I don’t know how many times we’re going to have to revisit this same basic story but the answer remains the same: lead ammunition isn’t going away for a long, long time, and those claiming otherwise are ignorant of the industry.
Fox News is just the latest news outlet to screw things up, with Perry Chiaramonte exhibiting sloppy reporting in a post entitled: End of the line for the lead bullet? Regulations, bans force switch to ‘green’ ammo.
And so a fisking we will go:
When the last bullet-producing lead smelter closes its doors on Dec. 31, it will mark a major victory for those who say lead-based ammunition pollutes the environment, but others warn ‘green’ bullets will cost more, drive up copper prices and do little to help conservation.
This statement is entirely false, starting with the fact that Doe Run doesn’t make bullets.
In recent days various news outlets, blogs, and forums have gotten very worked up over the closure of the nation’s last primary lead smelter in Herculaneum, Missouri. Many are claiming that this is an attempt of the Obama Administration to implement “backdoor gun control” by destroying the lead used as the primary metal in most bullets and shot used by the ammunition industry.
This is simply untrue.
Despite the hysteria to the contrary, the primary smelter in Herculaneum has almost no direct impact on the U.S. ammunition market. Pure lead, in fact, is not desirable for the creation of ammunition as it is too soft. Pure lead is primarily used in the creation of low-contamination specialty products.
Chiramonte obviously didn’t bother to learn the difference between primary smelters (which make lead “bricks” for specialty use) and the secondary smelters which supply all major and mid-major U.S. ammunition suppliers with lead pulled primarily from recycled batteries.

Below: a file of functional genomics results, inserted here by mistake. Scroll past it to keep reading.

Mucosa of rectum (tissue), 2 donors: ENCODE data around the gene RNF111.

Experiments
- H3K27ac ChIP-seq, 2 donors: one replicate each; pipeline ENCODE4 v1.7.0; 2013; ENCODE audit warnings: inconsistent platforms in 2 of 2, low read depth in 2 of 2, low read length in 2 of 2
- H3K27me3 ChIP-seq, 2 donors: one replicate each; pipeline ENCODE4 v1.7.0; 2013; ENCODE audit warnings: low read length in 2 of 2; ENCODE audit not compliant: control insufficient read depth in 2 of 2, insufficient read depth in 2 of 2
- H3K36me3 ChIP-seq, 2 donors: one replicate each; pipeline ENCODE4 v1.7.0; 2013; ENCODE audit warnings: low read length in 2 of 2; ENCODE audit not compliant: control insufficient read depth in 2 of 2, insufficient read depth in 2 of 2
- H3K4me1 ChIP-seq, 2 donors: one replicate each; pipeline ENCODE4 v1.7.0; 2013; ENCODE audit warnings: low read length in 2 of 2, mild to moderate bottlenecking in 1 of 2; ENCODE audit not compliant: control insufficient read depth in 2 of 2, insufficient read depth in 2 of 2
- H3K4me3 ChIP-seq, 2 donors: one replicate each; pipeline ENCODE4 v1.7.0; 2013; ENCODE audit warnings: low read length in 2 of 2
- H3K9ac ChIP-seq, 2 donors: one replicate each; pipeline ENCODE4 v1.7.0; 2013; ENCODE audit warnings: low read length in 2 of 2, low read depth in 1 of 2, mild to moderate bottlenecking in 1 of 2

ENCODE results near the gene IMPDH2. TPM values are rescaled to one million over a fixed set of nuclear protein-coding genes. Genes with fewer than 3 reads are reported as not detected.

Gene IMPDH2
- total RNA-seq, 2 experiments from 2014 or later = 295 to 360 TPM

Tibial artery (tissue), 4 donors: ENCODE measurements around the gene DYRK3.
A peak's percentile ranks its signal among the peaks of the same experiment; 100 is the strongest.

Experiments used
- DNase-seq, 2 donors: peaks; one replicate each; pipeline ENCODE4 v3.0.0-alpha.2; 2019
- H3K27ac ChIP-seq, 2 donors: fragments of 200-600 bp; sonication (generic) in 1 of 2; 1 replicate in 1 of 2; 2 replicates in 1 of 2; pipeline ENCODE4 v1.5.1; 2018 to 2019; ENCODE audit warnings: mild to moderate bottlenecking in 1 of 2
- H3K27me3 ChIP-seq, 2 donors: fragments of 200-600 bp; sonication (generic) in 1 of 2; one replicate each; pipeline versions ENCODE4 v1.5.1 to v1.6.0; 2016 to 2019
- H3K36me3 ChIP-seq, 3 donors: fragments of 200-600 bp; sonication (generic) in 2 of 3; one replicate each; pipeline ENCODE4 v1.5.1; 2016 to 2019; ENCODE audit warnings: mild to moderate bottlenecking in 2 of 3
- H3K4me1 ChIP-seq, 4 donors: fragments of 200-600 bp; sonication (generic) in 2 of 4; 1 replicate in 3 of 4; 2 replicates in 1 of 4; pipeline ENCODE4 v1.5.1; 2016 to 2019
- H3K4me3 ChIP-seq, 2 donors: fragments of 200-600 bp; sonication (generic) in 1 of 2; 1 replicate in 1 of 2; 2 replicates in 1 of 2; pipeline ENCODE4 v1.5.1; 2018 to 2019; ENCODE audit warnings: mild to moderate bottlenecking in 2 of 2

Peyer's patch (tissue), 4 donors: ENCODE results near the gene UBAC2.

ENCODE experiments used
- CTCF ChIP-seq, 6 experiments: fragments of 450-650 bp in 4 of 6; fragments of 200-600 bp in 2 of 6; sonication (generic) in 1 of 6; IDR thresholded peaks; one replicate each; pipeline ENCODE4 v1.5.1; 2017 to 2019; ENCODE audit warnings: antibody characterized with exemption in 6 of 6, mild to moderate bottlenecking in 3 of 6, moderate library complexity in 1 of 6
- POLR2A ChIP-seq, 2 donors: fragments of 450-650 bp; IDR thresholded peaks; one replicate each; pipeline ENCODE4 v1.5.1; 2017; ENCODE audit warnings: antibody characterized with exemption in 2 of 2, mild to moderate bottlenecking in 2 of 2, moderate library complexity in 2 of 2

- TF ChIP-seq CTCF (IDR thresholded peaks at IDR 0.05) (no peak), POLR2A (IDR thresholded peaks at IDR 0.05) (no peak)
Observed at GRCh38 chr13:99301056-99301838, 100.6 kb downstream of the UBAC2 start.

It doesn’t get any better when we get deeper into the article.
The bid to ban lead bullets, seen by some as harmful to the environment, started slowly more than a decade ago. But with two dozen states, including California, banning bullets made of the soft, heavy metal, the lead bullet’s epitaph was already being written when the federal government finished it off.
California did not ban lead ammunition. AB 711 affects only the relatively small amount of lead ammunition used in hunting.
Bulk ammunition consumption in training and target shooting dwarfs the amount of ammunition used in hunting, and this bulk ammo consumption is not affected by California’s new hunting ammunition law, at all. A competent big game hunter generally uses less than a 20-round box of hunting ammunition in the field in a year, but may fire thousands of rounds of lead-core ammunition at the range in the same year. Chiramonte simply didn’t bother to read and understand the law, and made inaccurate assumptions.
Likewise, the military’s conversion to “green” ammunition is of minimal influence, as military ammunition consumption is a small and specialized part of the overall U.S. market.
This isn’t to say that copper ammunition hasn’t made strides in the U.S market, as the metal does have some performance gains in specialized applications and has attracted a following in both hunting and self-defense markets.
Lead ammunition, however, is not threatened in any way for general use, and the industry itself rejects the assertion that the U.S. ammunition market is threatened by anything other than high demand.